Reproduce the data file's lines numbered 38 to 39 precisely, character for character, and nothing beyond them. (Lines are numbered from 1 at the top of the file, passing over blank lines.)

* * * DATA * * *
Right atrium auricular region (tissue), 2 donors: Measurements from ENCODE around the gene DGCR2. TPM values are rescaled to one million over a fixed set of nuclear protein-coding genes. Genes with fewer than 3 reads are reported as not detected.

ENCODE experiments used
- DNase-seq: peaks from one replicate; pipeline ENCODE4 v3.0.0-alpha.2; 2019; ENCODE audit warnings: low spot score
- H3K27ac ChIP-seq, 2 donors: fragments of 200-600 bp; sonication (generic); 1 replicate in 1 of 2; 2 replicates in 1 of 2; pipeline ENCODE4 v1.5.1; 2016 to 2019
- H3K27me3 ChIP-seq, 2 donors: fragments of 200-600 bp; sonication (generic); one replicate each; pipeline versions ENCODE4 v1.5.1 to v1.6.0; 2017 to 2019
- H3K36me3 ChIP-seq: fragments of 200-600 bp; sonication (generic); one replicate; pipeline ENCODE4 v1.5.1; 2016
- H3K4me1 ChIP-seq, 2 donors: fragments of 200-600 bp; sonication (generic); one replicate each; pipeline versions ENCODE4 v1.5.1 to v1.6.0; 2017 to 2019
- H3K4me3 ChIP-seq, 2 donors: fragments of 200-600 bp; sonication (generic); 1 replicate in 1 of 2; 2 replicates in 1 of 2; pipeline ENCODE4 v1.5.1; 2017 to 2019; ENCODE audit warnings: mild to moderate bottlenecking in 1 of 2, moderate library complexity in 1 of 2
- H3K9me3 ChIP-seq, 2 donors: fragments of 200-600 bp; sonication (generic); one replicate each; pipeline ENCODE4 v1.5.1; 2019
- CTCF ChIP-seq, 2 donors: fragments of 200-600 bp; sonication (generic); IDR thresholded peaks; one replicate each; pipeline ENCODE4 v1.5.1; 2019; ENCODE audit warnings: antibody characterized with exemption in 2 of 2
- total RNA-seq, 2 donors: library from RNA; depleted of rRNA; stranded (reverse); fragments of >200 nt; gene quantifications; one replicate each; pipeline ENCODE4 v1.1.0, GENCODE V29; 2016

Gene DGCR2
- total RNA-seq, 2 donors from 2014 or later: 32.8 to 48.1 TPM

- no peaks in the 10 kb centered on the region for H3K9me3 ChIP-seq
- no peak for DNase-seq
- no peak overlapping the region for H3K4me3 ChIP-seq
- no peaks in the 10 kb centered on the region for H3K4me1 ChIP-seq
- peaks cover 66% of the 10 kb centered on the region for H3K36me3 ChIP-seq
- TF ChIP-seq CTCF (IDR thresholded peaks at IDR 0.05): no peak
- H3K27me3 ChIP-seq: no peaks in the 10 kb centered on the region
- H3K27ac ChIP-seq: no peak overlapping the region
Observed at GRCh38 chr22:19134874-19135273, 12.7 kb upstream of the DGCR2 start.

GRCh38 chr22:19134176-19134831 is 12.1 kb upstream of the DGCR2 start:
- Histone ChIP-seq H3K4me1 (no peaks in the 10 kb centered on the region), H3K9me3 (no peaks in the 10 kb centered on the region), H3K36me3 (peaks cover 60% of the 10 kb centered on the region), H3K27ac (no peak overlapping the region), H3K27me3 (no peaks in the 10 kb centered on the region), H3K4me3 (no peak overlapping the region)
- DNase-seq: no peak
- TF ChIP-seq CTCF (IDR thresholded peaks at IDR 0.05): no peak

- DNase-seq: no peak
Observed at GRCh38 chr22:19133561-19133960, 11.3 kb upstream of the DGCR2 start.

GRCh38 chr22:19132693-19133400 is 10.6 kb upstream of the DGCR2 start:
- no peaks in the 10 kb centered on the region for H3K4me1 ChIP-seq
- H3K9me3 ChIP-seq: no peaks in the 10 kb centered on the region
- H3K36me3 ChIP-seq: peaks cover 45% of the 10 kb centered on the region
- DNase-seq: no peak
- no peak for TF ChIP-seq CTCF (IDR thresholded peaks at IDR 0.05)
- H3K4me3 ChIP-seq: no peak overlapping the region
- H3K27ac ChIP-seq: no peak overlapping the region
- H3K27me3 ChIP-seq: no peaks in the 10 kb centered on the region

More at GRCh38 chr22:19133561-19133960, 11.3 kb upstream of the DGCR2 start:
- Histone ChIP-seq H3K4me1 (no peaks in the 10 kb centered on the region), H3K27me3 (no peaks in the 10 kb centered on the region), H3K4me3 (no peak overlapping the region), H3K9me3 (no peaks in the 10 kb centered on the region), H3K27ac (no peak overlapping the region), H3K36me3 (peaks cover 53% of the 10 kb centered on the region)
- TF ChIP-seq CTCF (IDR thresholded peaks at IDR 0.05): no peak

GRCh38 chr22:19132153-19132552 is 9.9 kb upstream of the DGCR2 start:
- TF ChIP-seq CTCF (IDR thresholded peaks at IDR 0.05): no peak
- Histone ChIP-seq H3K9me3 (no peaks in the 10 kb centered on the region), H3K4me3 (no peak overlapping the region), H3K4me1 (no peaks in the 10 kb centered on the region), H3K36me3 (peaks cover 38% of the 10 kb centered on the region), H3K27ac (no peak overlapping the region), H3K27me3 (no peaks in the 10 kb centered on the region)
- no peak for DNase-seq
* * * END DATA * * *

More at GRCh38 chr22:19133561-19133960, 11.3 kb upstream of the DGCR2 start:
- Histone ChIP-seq H3K4me1 (no peaks in the 10 kb centered on the region), H3K27me3 (no peaks in the 10 kb centered on the region), H3K4me3 (no peak overlapping the region), H3K9me3 (no peaks in the 10 kb centered on the region), H3K27ac (no peak overlapping the region), H3K36me3 (peaks cover 53% of the 10 kb centered on the region)